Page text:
What is the Big Deal About
Child-led Unstructured Play
Children’s minds are wired to be inquisitive, to notice things they find interesting. Children are naturally curious, creative and adventurous. Children need to be provided an environment that allows and encourages curiosity, innovation, and creativity to grow and develop.
Children do not learn how to play with others by being pushed to play beyond their emotional ability. Guidance, nurturing and mentorship provided by adults who are present but resist the desire to “fix”, lead, or even be actively involved is invaluable as children learn about themselves, learn how to communicate, and learn how to take others feeling into account.
Play is a great way for a parent to better understand their child. By paying attention to what they are drawn to you can discover what they are interested in. By listening to their play conversations you can understand how they are feeling about situations and people. By observing how they function in different play situations you can come to understand your child’s core temperament better and how to support them as they mature.
What follows is a list of ten ways play impacts a child, their development, and how we, the adults in their life, see them.
We all wish for our children to succeed, but the only one that can define what success is is “self” and that requires the freedom to figure it out. Activities chosen and supervised by adults, while providing comfort to the adult, results in the child learning more of what the adult wants but less overall. When chosen by the child, the child masters things that they are interested in and learns things that cannot be as easily taught in a structured setting such as communication skills, how to work with others and who they are. Somewhere in the middle are the activates that are picked by the adult but then handed over to the children to explore, and experiment with creating an authentic child-led learning process.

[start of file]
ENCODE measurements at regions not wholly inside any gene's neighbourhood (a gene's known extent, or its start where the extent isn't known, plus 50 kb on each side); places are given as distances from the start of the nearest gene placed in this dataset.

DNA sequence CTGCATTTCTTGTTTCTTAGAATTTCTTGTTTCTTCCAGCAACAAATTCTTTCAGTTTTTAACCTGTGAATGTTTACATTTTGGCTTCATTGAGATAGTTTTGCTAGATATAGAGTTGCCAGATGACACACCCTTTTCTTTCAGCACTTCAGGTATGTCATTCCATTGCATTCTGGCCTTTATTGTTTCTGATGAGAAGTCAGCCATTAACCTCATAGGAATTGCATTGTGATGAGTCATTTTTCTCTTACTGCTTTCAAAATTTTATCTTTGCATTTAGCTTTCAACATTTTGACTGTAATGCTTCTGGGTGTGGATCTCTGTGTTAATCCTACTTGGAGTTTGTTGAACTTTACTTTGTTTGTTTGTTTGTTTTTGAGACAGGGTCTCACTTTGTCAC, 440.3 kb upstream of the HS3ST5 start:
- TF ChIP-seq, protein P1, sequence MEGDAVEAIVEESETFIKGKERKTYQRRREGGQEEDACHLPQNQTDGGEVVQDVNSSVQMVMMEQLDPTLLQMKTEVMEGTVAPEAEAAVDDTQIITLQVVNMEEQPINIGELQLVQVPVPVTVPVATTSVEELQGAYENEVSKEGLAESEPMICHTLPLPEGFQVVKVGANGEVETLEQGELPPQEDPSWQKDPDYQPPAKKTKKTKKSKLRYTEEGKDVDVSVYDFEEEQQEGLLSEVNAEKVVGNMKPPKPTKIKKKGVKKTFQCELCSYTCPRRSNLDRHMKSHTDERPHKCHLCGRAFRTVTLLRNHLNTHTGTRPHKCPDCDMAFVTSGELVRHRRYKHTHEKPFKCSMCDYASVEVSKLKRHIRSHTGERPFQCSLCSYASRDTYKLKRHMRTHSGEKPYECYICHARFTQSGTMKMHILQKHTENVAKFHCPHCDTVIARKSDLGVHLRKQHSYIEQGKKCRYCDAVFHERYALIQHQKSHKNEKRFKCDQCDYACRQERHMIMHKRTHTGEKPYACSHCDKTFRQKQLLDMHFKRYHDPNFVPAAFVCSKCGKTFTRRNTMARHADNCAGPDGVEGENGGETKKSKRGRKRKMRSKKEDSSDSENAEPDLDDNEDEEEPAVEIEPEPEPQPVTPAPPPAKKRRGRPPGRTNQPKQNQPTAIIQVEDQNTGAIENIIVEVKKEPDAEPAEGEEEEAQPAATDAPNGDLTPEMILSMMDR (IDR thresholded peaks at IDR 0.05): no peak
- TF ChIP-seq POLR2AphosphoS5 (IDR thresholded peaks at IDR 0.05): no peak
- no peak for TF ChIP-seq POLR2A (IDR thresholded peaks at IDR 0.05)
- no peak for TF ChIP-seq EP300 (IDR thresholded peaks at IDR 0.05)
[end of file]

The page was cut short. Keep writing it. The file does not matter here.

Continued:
Who Am I
Unstructured, child-led, child-driven play of any kind helps both you and your child get to know and better understand who they are. Each child has their own uniqueness in how they engage in different types of environments. During play, a child’s temperament, personality, and energy level are illuminated as well as their interests, strengths/challenges and how they learn. Understanding the world through your child’s eyes at play is critical as it provides you, the parent, an understanding of the types of nurturing environments your child needs to thrive.
Information & Ideas
Children need to acquire information and ideas in order to play. While children need to be provided the opportunity to engage often and regularly in exploring the natural world around them – exploration play; they also must be provided the opportunities to gain information and ideas about things they know nothing about. For a child to acquire new ideas and discover new things they need to serendipitously come into contact with them. Where would this happen? On trips to the library, especially combing through the kids non-fiction section, or on trips to places such as a museum, zoo or local event.
Some of the best “toys” are not called “toys” at all. A “toy” is an item that a child engages with as they discover, engage with and re-create their environment. Creative “toys” are items that can be used in multiple ways and flow with the child’s active, innovative and creative mind. “Creative toys” are found in nature such as sticks, rocks, and wood. “Creative toys” can also be found in your hardware store such as the insulation pieces used to cover hot water pipes which can flow from a fire hose to a pirate sword or be tied together for a horse trough or a tripod to hold a pioneer stew pot. Tools such as shovels, hammer, screwdrivers, saws, child-safe kitchen knives, whisks, and scissors while not toys are included here as children need to be given opportunities to use them while engaging and experimenting with their ideas.